(push! (read-char))
      ; End program
       (set-state-running! (current-state) #f)])


There are a few interesting cases:

  • #\" - nested loop to read the rest of a string (counts as one ‘step’)
  • #\\# - one move! is called here, the next at the end of the function
  • #\p - we’re extending support out to the full Unicode character set, but not every integer represents a code point, so for those store the number instead
  • #\@ - trust that the caller will actually check the state-running parameter

Main loop

Around that, we need a loop that just keeps calling step! until state-running is false. Something like this:

; Run a befunge program
(define (run-befunge [input   (current-input-port)] 
                     #:debug  [debug #f] 
                     #:fuel   [fuel +inf.0])
  ; Load the grid
  (define grid
      [(input-port? input) (read-befunge input)]
      [(string? input) (call-with-input-string input read-befunge)]
      [(vector? input) input]))

  ; Set up initial state (x y facing stack grid running)
  (parameterize ([current-state (state 0 0 'right '() grid #t)])
    (let loop ([step 0])
      (when (and (state-running (current-state))
                 (< step fuel))
        (when debug
          (write-befunge (state-grid (current-state)))
          (printf "~a x ~a, ~a\nstack: ~a\n\n" 
                  (state-x (current-state))
                  (state-y (current-state))
                  (state-facing (current-state))
                  (state-stack (current-state))))

        (loop (+ step 1))))))

I went ahead and stuck in a debug view (which will print out the grid, cursor, and stack on each step) and a limited fuel on the case that we don’t want to accidently run a program for forever.


And that’s all we need. Let’s test it with a few sample programs:

Hello World (Wikipedia)

> (run-befunge)
>              v ; hello world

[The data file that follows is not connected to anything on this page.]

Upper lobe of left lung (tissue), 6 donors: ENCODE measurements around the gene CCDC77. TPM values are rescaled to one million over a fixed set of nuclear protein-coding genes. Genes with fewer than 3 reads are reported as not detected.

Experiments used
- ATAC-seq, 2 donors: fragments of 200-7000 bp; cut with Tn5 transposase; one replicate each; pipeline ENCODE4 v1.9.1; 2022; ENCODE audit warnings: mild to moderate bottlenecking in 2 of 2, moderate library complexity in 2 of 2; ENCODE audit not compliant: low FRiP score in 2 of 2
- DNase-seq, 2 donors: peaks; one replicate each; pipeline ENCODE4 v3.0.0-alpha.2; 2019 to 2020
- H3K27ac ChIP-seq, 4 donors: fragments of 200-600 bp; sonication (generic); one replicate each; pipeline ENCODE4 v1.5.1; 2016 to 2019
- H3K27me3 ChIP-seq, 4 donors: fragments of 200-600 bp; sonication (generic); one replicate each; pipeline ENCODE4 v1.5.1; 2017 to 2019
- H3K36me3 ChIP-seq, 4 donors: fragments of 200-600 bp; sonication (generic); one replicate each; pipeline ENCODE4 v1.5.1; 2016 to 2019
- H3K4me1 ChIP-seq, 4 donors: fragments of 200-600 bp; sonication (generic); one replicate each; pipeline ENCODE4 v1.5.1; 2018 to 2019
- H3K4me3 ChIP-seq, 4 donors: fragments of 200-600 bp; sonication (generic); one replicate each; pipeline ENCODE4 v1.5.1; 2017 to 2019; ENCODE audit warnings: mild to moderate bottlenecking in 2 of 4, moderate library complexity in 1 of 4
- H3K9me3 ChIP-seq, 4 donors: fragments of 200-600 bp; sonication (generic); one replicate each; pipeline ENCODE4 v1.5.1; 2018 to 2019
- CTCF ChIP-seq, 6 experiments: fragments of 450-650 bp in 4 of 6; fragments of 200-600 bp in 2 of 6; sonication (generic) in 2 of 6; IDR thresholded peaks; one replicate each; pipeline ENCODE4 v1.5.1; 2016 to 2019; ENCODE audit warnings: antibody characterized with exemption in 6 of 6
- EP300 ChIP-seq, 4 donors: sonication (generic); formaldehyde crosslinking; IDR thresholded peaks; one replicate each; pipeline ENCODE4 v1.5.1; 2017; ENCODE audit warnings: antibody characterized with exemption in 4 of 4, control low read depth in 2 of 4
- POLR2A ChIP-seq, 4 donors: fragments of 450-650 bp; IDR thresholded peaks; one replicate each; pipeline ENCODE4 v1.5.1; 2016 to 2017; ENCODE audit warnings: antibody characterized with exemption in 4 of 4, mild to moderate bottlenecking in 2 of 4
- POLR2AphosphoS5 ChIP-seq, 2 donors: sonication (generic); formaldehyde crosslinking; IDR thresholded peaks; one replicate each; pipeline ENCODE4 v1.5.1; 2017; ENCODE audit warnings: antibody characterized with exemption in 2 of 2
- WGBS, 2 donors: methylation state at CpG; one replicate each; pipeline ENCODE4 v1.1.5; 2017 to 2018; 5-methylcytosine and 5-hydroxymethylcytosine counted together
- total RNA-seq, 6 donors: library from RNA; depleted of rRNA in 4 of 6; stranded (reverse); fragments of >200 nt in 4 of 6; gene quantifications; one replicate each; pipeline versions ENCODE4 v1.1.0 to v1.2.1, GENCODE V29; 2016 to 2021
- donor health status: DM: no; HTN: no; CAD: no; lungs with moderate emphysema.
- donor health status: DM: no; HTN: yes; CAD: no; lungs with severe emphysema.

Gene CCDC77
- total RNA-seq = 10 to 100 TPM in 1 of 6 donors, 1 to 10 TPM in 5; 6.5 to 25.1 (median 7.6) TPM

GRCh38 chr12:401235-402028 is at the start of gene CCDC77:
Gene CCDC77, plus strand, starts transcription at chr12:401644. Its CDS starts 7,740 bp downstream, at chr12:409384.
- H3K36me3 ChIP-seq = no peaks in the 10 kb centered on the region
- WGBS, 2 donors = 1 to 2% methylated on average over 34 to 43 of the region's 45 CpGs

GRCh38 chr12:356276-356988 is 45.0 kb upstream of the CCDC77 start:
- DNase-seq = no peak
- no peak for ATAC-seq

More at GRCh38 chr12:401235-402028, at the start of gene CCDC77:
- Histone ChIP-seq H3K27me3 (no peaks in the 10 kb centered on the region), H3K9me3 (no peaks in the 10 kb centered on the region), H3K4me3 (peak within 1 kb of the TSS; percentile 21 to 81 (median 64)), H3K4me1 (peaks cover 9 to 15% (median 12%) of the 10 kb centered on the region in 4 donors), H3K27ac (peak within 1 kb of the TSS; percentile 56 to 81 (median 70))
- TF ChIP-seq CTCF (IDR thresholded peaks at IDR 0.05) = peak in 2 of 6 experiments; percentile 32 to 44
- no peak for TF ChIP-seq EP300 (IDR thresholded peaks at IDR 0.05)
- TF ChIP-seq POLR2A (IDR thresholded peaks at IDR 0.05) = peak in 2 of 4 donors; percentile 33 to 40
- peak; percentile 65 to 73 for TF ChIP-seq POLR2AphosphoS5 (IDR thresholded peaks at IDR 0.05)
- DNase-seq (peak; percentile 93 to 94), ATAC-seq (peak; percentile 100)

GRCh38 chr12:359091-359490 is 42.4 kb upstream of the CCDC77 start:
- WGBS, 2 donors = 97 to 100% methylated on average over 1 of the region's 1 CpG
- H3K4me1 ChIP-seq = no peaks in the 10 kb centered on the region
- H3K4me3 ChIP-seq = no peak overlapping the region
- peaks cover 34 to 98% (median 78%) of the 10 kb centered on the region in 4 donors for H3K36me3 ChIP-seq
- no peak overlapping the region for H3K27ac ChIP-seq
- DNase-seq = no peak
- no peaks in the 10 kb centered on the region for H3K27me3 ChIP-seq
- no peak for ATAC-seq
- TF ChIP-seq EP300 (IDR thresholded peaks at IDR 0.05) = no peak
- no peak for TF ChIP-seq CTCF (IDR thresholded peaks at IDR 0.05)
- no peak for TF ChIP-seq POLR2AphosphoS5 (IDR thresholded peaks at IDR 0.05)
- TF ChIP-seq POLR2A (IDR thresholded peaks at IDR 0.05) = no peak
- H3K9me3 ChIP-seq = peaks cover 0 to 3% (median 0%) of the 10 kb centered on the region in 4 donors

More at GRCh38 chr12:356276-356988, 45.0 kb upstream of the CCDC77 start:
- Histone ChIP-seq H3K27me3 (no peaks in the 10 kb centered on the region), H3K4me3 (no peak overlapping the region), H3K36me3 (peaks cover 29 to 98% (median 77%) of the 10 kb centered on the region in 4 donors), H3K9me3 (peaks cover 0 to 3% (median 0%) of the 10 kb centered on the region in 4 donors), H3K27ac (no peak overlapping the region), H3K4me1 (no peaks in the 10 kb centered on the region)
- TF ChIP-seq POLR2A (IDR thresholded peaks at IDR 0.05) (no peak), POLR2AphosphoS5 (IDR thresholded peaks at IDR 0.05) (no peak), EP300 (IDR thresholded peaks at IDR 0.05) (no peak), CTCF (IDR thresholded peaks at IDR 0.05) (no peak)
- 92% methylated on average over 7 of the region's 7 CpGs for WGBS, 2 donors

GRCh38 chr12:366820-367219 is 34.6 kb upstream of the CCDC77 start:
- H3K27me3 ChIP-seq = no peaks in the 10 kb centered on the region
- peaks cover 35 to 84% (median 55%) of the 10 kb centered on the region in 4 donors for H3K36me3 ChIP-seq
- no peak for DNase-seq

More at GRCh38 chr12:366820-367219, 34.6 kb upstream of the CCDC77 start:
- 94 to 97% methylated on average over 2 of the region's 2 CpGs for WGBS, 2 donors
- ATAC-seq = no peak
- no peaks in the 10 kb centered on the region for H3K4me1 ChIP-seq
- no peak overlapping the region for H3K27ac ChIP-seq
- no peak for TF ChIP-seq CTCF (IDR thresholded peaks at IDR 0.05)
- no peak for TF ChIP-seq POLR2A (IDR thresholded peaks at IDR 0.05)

v  ,,,,,"Hello"< ; source: wikipedia
>48*,          v

Hello World!

Hello World (Wikipedia)

> (run-befunge)
>25*"!dlrow ,olleH":v  ; hello world v2
                 v:,_@ ; source: wikipedia
                 >  ^ 

Hello, world!

Fizz Buzz (RosettaCode)

> (run-befunge)
55*4*v    _   v            ; fizz buzz
v   <>:1-:^                ; source: rosettacode
    |:<$      <    ,*48 <  
    @>0"zzif">:#,_$      v 
>:3%!|    >0"zzub">:#,_$^  
v "buzz"0<>:.           ^  
         |!%5:           < 
>:#,_   $>              ^

1  2  fizz 4  buzz fizz 7  8  fizz buzz 11  fizz 13  14  fizzbuzz 16  17  fizz 19  buzz fizz 22  23  fizz buzz 26  fizz 28  29  fizzbuzz 31  32  fizz 34  buzz fizz 37  38  fizz buzz 41  fizz 43  44  fizzbuzz 46  47  fizz 49  buzz fizz 52  53  fizz buzz 56  fizz 58  59  fizzbuzz 61  62  fizz 64  buzz fizz 67  68  fizz buzz 71  fizz 73  74  fizzbuzz 76  77  fizz 79  buzz fizz 82  83  fizz buzz 86  fizz 88  89  fizzbuzz 91  92  fizz 94  buzz fizz 97  98  fizz buzz

Random digit generator (Wikipedia)

> (run-befunge #:fuel 1000)
v>>>>. ; random digit generator
 12345 ; source: wikipedia
> ? ?^

4 3 5 7 1 8 5 1 7 3 3 2 6 3 5 8 5 1 4 9 9 2 6 4 5

Looks pretty good from here!

Pretty pretty pictures

One last trick, let’s do much the same that we did a bit ago and make a rendering function:

Hello World (Wikipedia)

Random digit generator (Wikipedia)

Fizz Buzz (RosettaCode)

(Limited to 10 in interest of time)

And that’s it. Check out the full source on GitHub: befunge.rkt